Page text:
Origin of itinerantLate Latin itinerans, present participle of itinerari, to travel from Classical Latin iter (gen. itineris), a walk, journey from base of ire, to go: see year
- Itinerant is defined as traveling from place to place, especially to perform a job.
An example of an itinerant worker is a construction worker who works in a different location every week.
- The definition of an itinerant is a person who travels from place to place, especially for work.
An example of an itinerant is a gardener who travels from home to home.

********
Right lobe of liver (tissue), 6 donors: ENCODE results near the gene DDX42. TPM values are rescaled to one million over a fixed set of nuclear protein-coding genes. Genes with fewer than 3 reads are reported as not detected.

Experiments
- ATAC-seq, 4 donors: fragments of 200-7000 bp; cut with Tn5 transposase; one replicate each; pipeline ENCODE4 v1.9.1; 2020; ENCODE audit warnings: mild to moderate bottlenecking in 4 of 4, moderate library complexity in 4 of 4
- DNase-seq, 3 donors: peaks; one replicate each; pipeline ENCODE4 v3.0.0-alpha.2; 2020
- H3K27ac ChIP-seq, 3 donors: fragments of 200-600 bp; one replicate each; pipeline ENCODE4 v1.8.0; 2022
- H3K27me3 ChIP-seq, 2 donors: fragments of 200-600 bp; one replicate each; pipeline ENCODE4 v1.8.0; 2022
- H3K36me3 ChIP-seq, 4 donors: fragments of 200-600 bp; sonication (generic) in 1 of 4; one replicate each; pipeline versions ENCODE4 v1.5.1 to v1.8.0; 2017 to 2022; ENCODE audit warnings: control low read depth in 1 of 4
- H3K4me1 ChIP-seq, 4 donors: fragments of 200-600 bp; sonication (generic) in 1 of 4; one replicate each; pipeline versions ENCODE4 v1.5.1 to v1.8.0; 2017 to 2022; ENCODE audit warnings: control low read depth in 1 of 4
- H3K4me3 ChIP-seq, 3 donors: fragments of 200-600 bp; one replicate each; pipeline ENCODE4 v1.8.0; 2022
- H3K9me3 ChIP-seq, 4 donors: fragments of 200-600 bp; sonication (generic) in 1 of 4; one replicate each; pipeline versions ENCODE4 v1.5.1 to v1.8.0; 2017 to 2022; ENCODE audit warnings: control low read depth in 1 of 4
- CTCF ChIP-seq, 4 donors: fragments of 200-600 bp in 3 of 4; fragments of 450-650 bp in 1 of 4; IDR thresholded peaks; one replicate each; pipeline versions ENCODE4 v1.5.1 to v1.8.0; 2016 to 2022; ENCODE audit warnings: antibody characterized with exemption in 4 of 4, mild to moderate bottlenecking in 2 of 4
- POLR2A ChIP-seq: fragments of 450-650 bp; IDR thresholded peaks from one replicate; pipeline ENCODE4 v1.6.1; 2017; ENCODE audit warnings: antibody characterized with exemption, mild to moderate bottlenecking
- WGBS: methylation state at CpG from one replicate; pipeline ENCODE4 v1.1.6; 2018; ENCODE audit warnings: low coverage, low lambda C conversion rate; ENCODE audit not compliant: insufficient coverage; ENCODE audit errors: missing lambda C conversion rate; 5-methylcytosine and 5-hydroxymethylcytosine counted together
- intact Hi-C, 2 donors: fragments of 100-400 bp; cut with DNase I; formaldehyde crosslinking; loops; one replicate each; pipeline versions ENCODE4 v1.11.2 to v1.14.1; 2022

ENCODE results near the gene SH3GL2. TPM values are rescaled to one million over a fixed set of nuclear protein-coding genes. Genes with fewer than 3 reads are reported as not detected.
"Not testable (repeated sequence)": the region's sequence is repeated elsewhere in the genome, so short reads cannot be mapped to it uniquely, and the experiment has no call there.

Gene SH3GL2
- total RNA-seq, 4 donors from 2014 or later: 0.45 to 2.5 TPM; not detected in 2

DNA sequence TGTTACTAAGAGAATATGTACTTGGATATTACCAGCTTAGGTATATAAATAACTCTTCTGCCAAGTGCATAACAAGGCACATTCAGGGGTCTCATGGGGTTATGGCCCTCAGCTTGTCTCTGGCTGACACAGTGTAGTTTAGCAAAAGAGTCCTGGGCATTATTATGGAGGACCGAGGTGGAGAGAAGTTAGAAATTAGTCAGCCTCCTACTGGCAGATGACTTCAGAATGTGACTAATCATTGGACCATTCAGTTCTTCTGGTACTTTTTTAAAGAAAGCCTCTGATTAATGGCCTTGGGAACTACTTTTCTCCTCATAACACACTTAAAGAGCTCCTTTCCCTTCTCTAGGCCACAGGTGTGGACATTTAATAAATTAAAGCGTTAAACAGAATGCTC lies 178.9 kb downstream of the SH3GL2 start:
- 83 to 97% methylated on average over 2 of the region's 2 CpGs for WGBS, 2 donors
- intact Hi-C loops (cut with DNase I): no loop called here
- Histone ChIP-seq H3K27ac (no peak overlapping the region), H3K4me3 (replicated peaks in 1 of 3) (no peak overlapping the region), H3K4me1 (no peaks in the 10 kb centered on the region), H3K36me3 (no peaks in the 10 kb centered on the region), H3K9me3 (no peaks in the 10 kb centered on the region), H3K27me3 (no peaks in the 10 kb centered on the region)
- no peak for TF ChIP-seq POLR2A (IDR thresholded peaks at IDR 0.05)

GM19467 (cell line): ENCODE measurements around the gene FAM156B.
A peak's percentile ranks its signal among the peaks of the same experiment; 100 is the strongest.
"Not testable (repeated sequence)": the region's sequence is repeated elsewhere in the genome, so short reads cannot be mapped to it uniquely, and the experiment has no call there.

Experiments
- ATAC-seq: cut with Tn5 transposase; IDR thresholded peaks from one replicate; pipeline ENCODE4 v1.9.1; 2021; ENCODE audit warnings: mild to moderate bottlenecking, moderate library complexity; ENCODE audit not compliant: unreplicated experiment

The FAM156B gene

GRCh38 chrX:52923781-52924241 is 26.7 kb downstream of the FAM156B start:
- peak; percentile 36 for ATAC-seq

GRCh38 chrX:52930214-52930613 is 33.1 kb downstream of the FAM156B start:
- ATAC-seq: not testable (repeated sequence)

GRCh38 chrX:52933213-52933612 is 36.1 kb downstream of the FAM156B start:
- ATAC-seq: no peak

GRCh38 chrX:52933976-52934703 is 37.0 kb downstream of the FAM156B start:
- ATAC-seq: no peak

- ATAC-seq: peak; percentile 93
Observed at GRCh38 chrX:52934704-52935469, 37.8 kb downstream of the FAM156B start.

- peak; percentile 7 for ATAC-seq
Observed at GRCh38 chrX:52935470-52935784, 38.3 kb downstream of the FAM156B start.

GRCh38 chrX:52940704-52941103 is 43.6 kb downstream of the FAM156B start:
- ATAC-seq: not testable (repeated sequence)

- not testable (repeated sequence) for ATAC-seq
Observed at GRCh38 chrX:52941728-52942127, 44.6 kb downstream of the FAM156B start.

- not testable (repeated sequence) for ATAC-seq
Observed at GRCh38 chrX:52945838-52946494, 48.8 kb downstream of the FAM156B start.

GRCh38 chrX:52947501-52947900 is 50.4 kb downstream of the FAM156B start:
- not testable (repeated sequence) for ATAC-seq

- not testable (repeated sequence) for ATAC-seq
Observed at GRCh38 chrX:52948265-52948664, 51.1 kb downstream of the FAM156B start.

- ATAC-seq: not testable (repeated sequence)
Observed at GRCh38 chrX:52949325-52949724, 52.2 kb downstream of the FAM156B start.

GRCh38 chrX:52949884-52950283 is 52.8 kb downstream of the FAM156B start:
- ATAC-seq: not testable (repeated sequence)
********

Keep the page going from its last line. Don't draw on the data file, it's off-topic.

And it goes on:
Origin of itinerantLate Latin itinerāns itinerant- present participle of itinerārī to travel from Latin iter itiner- journey ; see ei- in Indo-European roots.
(comparative more itinerant, superlative most itinerant)
- Habitually travelling from place to place.
- an itinerant preacher or peddler
- One who travels from place to place.
- (Ireland) a member of the Travelling Community, whether settled or not.
From itinerāns, present active participle of itineror (“I travel”).
- He was a simple, fluent speaker, and was so successful that in 1767 he was enrolled, by John Wesley himself, as a regular itinerant minister.
- As an itinerant auctioneer he became well acquainted with the Germans in the S.E.
- With a salary granted to him by parliament he resumed his itinerant preaching in Wales.
- The work of the itinerant instructors is very varied.
- B.) 1 Mahommedan itinerant chapmen, from the Volga.